Sports and trauma in amyotrophic lateral sclerosis revisited

@article{Armon2007SportsAT,
  title={Sports and trauma in amyotrophic lateral sclerosis revisited},
  author={Carmel Armon},
  journal={Journal of the Neurological Sciences},
  year={2007},
  volume={262},
  pages={45-53}
}
  • C. Armon
  • Published 15 November 2007
  • Medicine
  • Journal of the Neurological Sciences
Sports and amyotrophic lateral sclerosis
Are professional soccer players at higher risk for ALS?
  • E. Beghi
  • Medicine
    Amyotrophic lateral sclerosis & frontotemporal degeneration
  • 2013
TLDR
Growing evidence points to the possibility that soccer players with ALS are susceptible individuals who develop the disease in response to combinations of environmental factors, and only cohort and case-control studies carried out with the same design in different European countries can provide a definite answer to this suspected but still unconfirmed association.
Amyotrophic Lateral Sclerosis and soccer: an internet survey of 29 Italian players.
TLDR
Results support a possible relationship between soccer and the risk of ALS and suggest a younger age at diagnosis when compared to other European patients with ALS.
Epidemiological evidence that physical activity is not a risk factor for ALS
TLDR
A literature review of epidemiological studies was conducted according to the Meta-analysis of Observational Studies in Epidemiology guidelines, establishing (level A) that PA is not a risk factor for ALS.
Is head trauma a risk factor for amyotrophic lateral sclerosis? An evidence based review
  • C. Armon, Lorene M Nelson
  • Medicine
    Amyotrophic lateral sclerosis : official publication of the World Federation of Neurology Research Group on Motor Neuron Diseases
  • 2012
TLDR
It is concluded that evidence based analysis of the epidemiologic literature does not permit concluding that a single instance of head trauma is a risk factor for, or causes, ALS.
Risk factors and amyotrophic lateral sclerosis : an epidemiologic approach
TLDR
The studies show that certain risk factors for ALS can offer insight into the disease etiology and pathophysiology and find inverse associations with Se and Zn in relation to the risk of ALS.
Lifetime physical activity and the risk of amyotrophic lateral sclerosis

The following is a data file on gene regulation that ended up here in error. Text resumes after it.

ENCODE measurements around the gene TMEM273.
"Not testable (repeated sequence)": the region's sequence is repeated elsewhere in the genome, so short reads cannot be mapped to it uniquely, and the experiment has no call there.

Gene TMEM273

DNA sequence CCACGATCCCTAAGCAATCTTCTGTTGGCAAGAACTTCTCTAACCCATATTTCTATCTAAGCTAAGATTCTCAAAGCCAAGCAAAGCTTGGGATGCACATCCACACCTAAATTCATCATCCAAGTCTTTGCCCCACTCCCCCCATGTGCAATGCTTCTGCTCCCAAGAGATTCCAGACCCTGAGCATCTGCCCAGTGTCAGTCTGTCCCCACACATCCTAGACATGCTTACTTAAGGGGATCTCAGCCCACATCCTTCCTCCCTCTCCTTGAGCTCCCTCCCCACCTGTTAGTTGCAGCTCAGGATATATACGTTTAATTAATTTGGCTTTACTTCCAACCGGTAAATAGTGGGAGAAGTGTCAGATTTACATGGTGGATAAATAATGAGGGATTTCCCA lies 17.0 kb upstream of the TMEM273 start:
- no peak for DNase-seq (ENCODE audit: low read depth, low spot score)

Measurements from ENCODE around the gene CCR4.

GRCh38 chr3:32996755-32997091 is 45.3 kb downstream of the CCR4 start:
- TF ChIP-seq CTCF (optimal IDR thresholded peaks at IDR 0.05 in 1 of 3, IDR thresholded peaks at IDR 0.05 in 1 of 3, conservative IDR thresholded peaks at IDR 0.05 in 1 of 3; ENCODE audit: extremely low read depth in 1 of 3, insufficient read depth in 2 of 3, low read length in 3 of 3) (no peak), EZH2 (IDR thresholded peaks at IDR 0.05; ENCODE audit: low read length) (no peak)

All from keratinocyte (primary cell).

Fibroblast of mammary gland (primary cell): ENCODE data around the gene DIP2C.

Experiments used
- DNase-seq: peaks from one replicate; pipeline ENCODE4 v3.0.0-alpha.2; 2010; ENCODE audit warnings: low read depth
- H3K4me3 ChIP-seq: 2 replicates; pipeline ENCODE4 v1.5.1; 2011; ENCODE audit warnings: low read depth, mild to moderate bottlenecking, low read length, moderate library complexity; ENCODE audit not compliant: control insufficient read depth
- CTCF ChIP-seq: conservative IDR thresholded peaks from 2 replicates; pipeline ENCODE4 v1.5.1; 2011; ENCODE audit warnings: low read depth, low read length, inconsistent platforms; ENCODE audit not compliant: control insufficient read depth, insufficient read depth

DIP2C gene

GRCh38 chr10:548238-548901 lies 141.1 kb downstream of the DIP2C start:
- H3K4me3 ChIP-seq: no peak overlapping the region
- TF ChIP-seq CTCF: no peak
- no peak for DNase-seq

TLDR
An increased risk of ALS with higher levels of leisure time physical activity was found and the lack of association with occupational physical activity and the absence of a dose–response relationship strengthen the hypothesis that not increased physical activity per se but rather a genetic profile or lifestyle promoting physical fitness increases ALS susceptibility.
Hypothesis: Higher prenatal testosterone predisposes ALS patients to improved athletic performance and manual professions
  • P. Wicks
  • Medicine
    Amyotrophic lateral sclerosis : official publication of the World Federation of Neurology Research Group on Motor Neuron Diseases
  • 2012
TLDR
This hypothesis may serve as a starting point for debate and discussion over the nature of ALS risk factors, as well as generating a number of specific testable hypotheses that may yield insight into the genesis of the disease.
Triathletes are over-represented in a population of patients with ALS
TLDR
It is suggested that vigorous exercise itself may be related to a predominance of bulbar-onset patients, irrespective of head and neck trauma, and a cohort study focusing on triathletes is warranted.
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References

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Soccer, neurotrauma and amyotrophic lateral sclerosis: is there a connection?
TLDR
The literature would still support the concept of soccer, head trauma, and ALS being interrelated, with high levels of athleticism/physical activity perhaps playing an additive part.
Severely increased risk of amyotrophic lateral sclerosis among Italian professional football players.
TLDR
It is suggested that playing professional football is a strong risk factor for ALS, and a dose-response relationship between the duration of professional football activity and the risk of ALS was found.
Proportionate mortality of Italian soccer players: Is amyotrophic lateral sclerosis an occupational disease?
TLDR
A possible connection between dietary supplements or drugs used to enhance sporting performance and ALS pathogenesis is suggested and a high risk for amyotrophic lateral sclerosis is observed among Italian soccer players.
Amyotrophic lateral sclerosis and sports: a case–control study
TLDR
Neither the practice of competitive sports nor sports‐related traumas were found to be associated with an increased risk of ALS, and thepractice of physical activities or sports is not per se a risk factor for ALS.
An Evidence-Based Medicine Approach to the Evaluation of the Role of Exogenous Risk Factors in Sporadic Amyotrophic Lateral Sclerosis
TLDR
Evidence supported the conclusion that the following were probably not risk factors for ALS: trauma, physical activity, residence in rural areas and alcohol consumption, and evidence in support of smoking being a probable (‘more likely than not’) risk factor for ALS.
A cause for concern?
  • P. McCrory
  • Medicine
    British journal of sports medicine
  • 2005
TLDR
Although only small numbers of MND patients were identified, this exceeded the statistical likelihood of developing MND in this population, adding to the growing body of concern in regard to the risk of developing this condition from sport.
Longitudinal analysis of amyotrophic lateral sclerosis mortality in Norway, 1966–1989: evidence for a susceptible subpopulation
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